City officials initially hailed the program, but because it was so expensive - 1,100 extra teachers were employed for the 25,000 retained students at a cost estimated at $40 million to $70 million - an independent expert, Ernest House (now at the University of Colorado), was hired to do an assessment. Dr. House found that the retained students performed no better academically than similar low-achieving students who had not been retained. The stigma of retention seemed to be a problem; Dr. House found that in seventh grade, attendance for the retained students, even with small classes, was worse than for the low-achieving control group not retained.

A follow-up study by the city in 1986 found that half the retained fourth graders also were retained in seventh grade, which is what Dr. Golubchick remembers most. "All those 16- and 17-year-old eighth graders," he says. And what happens to a 17-year-old eighth grader? The study found that 40 percent of retained seventh graders eventually dropped out, compared with 25 percent of nonretained low achievers.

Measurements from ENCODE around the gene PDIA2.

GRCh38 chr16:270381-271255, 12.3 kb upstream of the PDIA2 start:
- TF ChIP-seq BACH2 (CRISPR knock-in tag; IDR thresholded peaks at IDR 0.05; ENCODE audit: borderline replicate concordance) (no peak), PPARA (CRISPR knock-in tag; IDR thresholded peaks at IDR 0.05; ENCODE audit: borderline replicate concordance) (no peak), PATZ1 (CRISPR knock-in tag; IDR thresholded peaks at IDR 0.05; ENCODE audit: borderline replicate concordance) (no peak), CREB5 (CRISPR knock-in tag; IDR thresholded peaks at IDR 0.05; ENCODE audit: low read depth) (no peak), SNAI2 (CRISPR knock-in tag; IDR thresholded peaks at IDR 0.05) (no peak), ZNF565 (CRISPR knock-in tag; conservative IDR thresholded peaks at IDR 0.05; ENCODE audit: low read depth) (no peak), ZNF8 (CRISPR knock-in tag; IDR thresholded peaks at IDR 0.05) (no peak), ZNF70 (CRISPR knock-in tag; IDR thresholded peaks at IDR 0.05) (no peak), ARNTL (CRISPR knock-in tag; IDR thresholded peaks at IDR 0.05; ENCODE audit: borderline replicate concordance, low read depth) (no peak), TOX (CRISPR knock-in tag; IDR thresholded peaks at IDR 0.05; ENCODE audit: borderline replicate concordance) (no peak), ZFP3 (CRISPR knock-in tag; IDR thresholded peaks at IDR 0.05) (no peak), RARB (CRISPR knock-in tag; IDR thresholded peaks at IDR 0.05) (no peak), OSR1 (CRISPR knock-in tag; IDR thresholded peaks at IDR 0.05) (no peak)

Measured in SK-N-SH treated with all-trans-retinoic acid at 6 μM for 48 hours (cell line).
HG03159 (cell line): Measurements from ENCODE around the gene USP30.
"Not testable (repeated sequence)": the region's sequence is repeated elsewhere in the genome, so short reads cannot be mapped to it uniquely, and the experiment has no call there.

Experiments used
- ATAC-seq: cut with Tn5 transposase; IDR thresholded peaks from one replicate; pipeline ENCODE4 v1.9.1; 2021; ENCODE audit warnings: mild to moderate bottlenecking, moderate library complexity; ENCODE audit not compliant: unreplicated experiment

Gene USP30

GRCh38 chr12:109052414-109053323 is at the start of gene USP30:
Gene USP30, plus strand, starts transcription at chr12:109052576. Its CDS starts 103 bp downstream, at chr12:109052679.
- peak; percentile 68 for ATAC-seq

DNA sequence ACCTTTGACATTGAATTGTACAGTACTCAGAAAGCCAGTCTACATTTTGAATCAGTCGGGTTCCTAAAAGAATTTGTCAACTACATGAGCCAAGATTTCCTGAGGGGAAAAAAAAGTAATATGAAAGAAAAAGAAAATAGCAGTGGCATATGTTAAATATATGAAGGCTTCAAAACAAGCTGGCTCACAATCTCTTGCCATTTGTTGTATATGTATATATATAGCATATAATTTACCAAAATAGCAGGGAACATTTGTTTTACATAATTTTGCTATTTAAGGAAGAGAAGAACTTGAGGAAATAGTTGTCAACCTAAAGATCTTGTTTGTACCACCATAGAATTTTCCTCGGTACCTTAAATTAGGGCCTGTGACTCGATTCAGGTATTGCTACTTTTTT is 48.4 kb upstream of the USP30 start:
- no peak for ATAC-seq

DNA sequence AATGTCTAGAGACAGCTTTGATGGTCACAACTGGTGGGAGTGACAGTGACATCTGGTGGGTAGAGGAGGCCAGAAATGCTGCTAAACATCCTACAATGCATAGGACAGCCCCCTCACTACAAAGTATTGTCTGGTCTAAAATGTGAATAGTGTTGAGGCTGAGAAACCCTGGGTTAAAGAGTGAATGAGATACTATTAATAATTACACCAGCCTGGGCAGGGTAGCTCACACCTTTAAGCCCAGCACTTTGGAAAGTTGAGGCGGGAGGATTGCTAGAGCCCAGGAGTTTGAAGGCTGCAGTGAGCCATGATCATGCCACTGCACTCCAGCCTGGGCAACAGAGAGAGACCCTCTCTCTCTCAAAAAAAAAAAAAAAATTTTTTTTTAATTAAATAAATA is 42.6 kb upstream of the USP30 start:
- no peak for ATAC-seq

In short, New York's 1981 mandatory retention program violated the most basic rule of medicine: first do no harm. Dr. House says this is the history of mandatory retention - most studies indicate it rarely works. A 1998 review of those studies in the Chicago-based magazine Catalyst called New York's program the "biggest flop" of all.

Dr. House and Dr, Golubchick say the money is better spent on creating classes of 20 in kindergarten through third grade, more individualized tutoring and high-quality summer school. "Why flunk them to give them the services they need?" Dr. House said. "Why not just give them the services?"